Why choose this course?
- Study at one of the largest engineering schools in the UK
- Access fantastic facilities, from flight simulators to wind tunnels
- 1st in the East of England for Aeronautical & Aerospace Engineering (2023 Complete University Guide)
You’d like to design aircraft and have a passion for flying.
We’ll teach you how to design from a pilot’s perspective. We’ll train you up in everything you need to know, from aircraft structures and materials to aerodynamics. There’ll also be opportunities to fly. We’re passionate about aerospace, and it’s an important part of our institution’s history. It’s how we began. Working with the de Havilland Aircraft Corporation and BAE Systems, the first aerospace engineers started their training back in 1952. As a result, our degree has an excellent and well-established reputation within the aerospace industry.
University of Hertfordshire aerospace engineers graduate with practical experience of design and development for future aerospace systems. You’ll get hands-on with our flight simulators, wind tunnels, specialist laboratories and CAE software. We have an open-access laboratory policy for students doing experiments in their own time. With an emphasis on Computer Aided Engineering, you’ll be using industrial standard software wherever possible.
We’re members of the CDIO Initiative (Conceive Design Implement Operate), a worldwide network of academic professionals, industry representatives and engineering leaders who have a passion for engineering education and engineering leadership. The CDIO framework has been embedded into our undergraduate degree programme, ensuring you’ll put into practice what you learn through “Design and Build” projects during your studies.
You’ll be taught by experienced aerospace staff, who’ll share their industry knowledge with you. There's plenty of support on offer to help you gain the skills you need to succeed. You'll get a personal tutor for the duration of your course, who can guide you all the way to graduation. You can also access our specialised Centre for Academic Skills. Our Learning Resources Centre is open 24/7, so you can study whenever suits you best, plus you’ll have access to online resources and online discussions with staff and students.
Like the students before you, you’ll benefit from our strong links to industry. Our students have had work placements at companies such as Airbus, Virgin Atlantic Engineering and BAE Systems. Recent Aerospace Engineering graduates have gone on to work at organisations including The Royal Air Force, Jaguar Land Rover and BAE Systems.
What's the course about?
In your first year, you’ll learn the fundamental skills and knowledge required by a modern engineer, including principles of flight and aircraft operations. You’ll be introduced to computer packages commonly used in the aerospace industry. You’ll also have the opportunity, at an additional cost, to sign up for a Flight Experience course at our partner flying school, Northwestern Michigan College in the USA and fly over the great lakes.
In your second year, the first-year core themes are developed for use in aerospace engineering. You’ll learn about the components and the electronics inside the airframe that enable the aircraft to be so widespread and the safest form of transport available. You’ll learn how aircraft are designed for their handling qualities, and expand your knowledge of aerodynamics, with wind tunnel experiments. You’ll also build your pilot skills by studying elements of PPL Ground School.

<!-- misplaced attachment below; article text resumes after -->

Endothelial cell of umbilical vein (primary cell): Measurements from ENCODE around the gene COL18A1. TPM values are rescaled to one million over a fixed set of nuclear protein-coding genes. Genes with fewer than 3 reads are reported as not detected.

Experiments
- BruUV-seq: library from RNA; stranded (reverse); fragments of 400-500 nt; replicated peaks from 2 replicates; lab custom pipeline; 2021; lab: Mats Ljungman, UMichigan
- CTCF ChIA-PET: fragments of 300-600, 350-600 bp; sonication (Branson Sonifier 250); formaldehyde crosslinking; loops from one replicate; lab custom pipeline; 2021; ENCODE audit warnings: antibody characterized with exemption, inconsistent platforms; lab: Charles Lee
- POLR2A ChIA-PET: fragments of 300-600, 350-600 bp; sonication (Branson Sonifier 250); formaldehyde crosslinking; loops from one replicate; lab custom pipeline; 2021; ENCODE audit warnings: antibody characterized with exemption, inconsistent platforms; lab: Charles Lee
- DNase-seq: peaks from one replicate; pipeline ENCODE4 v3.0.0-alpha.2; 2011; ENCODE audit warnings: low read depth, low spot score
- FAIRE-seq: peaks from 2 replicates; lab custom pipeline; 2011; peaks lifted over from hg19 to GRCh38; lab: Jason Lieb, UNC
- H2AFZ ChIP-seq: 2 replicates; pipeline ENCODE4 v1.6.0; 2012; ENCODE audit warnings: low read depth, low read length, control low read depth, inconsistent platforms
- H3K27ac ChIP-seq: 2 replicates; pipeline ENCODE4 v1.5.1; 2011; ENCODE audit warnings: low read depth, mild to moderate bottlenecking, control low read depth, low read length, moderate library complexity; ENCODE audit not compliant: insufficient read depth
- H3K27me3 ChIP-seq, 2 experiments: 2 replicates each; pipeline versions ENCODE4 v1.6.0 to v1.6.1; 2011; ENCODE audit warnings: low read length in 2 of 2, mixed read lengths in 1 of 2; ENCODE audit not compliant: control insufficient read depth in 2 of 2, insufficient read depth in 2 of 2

Additionally, you’ll learn about the design process through our practical CDIO modules. In a group, you will design and manufacture a model aircraft. The best models of the year will be taken to compete at the University Challenge organised by the British Model Flying Association. Your aircraft may be the winner!
Work placement/study abroad option: Between your second and final year, you can choose to take a work placement or a study abroad year. Both are valuable experiences and something you can add to your CV to make you stand out.
In your final year, in addition to your flight training you’ll work on two projects:
- The Aerospace Design group project - is where you’ll showcase your engineering skills. You will be allocated to a team to design a full-size aircraft and test fly it using our flight simulator. Every year the design task is different – in previous years, our students designed wide body commercial airliners, heavy cargo aircraft, fire-fighting aircraft and even strategic bombers.
- The Individual Project - is where you’ll immerse yourself in an area of aerospace engineering, you’re passionate about, using either the University or industrial facilities. This is a rewarding part of your degree that can lead to future employment.
Flying training is supported further by a Pilot Studies and Flight Analysis module and our flight simulation facilities.
Your main campus is College Lane
This is where the creative arts, science and health-related subjects are based. This means you’ll share the campus with future nurses, scientists, artists and more. You can use the common rooms to relax with friends, work out in the 24-hour gym or have a drink in our on-campus pub or cafes. We also have restaurants for you to eat in or grab something on the go. Our Learning Resources Centres are open 24/7, which means you can study whenever suits you best. Want to pop over to the other campus? You can take the free shuttle bus or walk there in just 15 minutes.
What will I study?
Degree programmes are structured into levels, 4, 5 and 6. These correspond to your first, second and third/final year of study. Below you can see what modules you’ll be studying in each.
Pratham - A day in the life on my aerospace engineering course
My name is Pratham Dharu and I am currently a Level 5 BEng Aerospace Engineering with Space Technology student at Herts.
I will be taking you through my average daily schedule on the most productive day of the week which would be Monday this semester 😀
A typical Monday
I usually start my day around 6am and wake up and start preparing all meals for the day. Once I am done cooking, I brew myself a cup of coffee and start walking towards The Oval for my morning gym session. After a sweaty session I go back to my room for a shower. After finishing my breakfast, I leave my flat at around 8.45am and go for my 9am Aerodynamics lecture. Aerodynamics is the study of objects under fluid flow - this module mainly covers fluid dynamics and mechanics. At Herts, we use multiple wind tunnels for aerodynamic testing such as CRM, Subsonic and Supersonic, also using industry-grade software such as CATIA and XFLR5 for computational simulations.